January 2, 2014
Review: Independent Study
Independent Study by Joelle Charbonneau
This book was an ARC provided by HMH Books for Young Readers in exchange for an honest review.
Summary: In the series debut The Testing, sixteen-year-old Cia Vale was chosen by the United Commonwealth government as one of the best and brightest graduates of all the colonies . . . a promising leader in the effort to revitalize postwar civilization. In Independent Study, Cia is a freshman at the University in Tosu City with her hometown sweetheart, Tomas—and though the government has tried to erase her memory of the brutal horrors of The Testing, Cia remembers. Her attempts to expose the ugly truth behind the government’s murderous programs put her—and her loved ones—in a world of danger. But the future of the Commonwealth depends on her.
The Good: I liked some of the new characters that were introduced. It was fun to figure out their allegiances. Ian and Enzo were my favorites. Since I'm not a huge fan of Tomas, they're much stronger male leads than he's been (and I kind of hope one of them ends up as Cia's love interest). The Induction parts were excellent, and I liked how Charbonneau worked in the zoo. It was refreshing for the president to be a good guy (or at least, I feel like she is) instead of always the enemy. Don't get me wrong: I love antagonists like President Snow and President Coin. But the government itself isn't always bad. That's why I liked how those who ran the Testing, separate from yet concurrent with the government, were the villains. I enjoyed seeing how Cia realized the stakes were getting higher and how she recovered her memories and worried about who her allies could be. I liked hearing about the Inductions in Tomas's and Stacia's fields of study.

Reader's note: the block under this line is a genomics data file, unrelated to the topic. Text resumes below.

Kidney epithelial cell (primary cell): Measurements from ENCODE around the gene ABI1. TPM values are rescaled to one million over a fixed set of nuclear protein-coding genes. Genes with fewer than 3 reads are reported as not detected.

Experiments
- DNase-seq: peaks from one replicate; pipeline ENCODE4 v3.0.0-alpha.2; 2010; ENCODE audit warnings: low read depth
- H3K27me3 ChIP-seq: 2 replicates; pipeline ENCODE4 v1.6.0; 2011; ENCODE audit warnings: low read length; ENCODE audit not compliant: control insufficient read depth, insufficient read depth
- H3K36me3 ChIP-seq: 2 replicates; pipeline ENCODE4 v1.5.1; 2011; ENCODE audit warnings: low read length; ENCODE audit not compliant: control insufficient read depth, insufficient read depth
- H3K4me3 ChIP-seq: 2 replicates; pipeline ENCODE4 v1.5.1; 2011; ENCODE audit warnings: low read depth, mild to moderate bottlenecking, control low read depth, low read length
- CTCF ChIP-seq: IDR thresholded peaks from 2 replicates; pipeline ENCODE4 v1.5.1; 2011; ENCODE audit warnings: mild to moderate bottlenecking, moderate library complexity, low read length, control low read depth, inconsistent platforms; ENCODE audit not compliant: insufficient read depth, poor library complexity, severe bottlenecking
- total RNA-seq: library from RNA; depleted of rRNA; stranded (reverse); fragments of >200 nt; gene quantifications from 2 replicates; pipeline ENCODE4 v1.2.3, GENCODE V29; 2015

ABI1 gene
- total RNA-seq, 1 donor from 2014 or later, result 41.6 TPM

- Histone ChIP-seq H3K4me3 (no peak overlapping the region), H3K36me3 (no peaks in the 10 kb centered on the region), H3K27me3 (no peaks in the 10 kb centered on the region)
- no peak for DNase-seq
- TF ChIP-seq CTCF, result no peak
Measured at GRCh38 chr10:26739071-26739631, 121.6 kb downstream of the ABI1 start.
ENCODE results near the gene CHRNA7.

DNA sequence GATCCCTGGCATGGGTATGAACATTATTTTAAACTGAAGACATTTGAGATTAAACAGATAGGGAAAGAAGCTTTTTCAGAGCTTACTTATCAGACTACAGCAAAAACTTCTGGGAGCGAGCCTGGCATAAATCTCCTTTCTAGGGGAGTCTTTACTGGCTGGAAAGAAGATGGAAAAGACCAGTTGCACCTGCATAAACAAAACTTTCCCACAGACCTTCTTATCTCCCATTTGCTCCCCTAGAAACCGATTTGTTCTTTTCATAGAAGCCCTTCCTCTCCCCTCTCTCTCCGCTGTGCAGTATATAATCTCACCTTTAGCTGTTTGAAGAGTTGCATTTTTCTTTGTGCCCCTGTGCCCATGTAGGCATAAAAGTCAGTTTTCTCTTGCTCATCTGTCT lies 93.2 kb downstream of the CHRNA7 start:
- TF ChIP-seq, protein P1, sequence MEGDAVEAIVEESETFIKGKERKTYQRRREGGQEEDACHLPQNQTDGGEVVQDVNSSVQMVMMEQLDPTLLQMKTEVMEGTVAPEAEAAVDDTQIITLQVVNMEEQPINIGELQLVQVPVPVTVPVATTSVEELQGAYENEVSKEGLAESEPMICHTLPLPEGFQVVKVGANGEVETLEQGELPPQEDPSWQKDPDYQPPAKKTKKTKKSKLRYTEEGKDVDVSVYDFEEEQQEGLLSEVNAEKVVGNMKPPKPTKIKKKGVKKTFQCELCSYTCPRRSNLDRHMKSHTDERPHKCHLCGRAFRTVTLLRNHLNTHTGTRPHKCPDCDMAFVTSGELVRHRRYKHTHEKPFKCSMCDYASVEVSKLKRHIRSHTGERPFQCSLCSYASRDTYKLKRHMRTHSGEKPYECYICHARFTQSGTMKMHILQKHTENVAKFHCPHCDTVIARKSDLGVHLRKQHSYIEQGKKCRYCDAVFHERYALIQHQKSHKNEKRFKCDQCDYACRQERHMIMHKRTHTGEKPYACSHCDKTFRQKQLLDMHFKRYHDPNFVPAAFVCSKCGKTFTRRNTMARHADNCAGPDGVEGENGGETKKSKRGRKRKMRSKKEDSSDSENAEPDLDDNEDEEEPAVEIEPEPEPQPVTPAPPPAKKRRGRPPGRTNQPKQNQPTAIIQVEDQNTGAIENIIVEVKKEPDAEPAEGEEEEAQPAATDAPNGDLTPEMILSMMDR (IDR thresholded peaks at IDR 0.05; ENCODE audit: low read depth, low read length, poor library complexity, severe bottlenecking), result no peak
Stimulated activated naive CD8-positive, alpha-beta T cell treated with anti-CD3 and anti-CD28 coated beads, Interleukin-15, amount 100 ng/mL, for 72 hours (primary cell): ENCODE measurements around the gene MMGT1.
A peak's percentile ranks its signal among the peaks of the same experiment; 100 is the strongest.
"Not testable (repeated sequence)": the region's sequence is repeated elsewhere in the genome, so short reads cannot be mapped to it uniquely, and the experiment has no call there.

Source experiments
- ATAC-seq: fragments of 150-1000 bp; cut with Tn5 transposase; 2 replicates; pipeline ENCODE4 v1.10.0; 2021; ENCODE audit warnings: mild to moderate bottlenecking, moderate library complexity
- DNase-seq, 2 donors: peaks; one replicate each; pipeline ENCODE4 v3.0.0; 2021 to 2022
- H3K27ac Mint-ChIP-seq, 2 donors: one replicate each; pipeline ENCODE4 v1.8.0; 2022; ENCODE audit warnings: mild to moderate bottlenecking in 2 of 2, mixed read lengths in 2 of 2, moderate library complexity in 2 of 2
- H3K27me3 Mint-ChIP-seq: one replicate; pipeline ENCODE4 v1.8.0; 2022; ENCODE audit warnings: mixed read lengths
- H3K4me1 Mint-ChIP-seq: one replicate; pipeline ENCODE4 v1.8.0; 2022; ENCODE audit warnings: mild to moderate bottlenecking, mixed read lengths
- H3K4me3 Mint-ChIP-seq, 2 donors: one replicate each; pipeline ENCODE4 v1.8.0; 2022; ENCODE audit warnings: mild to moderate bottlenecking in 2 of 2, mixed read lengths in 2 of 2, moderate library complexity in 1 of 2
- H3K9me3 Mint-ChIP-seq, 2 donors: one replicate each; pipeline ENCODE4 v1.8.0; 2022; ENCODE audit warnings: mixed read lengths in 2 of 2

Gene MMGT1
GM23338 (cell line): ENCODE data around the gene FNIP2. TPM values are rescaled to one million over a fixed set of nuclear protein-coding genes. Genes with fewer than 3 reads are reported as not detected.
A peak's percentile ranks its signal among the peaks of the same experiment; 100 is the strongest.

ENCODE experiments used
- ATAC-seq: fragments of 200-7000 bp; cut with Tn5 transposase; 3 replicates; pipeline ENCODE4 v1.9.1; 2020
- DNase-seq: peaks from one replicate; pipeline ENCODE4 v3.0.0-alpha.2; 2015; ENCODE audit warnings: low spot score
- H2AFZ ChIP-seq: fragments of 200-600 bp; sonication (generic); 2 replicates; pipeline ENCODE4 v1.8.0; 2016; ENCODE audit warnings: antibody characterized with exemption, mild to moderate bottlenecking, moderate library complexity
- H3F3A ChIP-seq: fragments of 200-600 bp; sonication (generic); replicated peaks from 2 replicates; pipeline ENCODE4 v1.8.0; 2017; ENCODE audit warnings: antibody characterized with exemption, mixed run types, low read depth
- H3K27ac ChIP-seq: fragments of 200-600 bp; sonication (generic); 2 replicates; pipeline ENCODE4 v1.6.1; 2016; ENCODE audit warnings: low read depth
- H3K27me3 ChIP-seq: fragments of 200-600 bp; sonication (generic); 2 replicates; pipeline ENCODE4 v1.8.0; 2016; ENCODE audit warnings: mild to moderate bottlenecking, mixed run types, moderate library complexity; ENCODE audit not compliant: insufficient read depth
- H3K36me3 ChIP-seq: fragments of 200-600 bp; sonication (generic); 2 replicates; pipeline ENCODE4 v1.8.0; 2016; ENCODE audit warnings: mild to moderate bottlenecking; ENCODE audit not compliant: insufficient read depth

The Bad: I'm starting to feel like Cia has the answer to everything. Everyone else is smart, but they pale in comparison to her intelligence. I'd like to see her mess up every now and then. I also felt like too much of the book involved Cia moving into her new residence and the Induction. By page 238, she was just starting her internship, which felt like it would be a much bigger part of the book. I wanted to hear more about her classes and the internship than we were given.
The Ugly: Not too much language. Romance stayed very chaste. Violence was probably the worst, but it wasn't terribly graphic.
The Verdict: It was a good read, hard to put down. Ultimately, The Testing was better but this is a series that demands to be read through.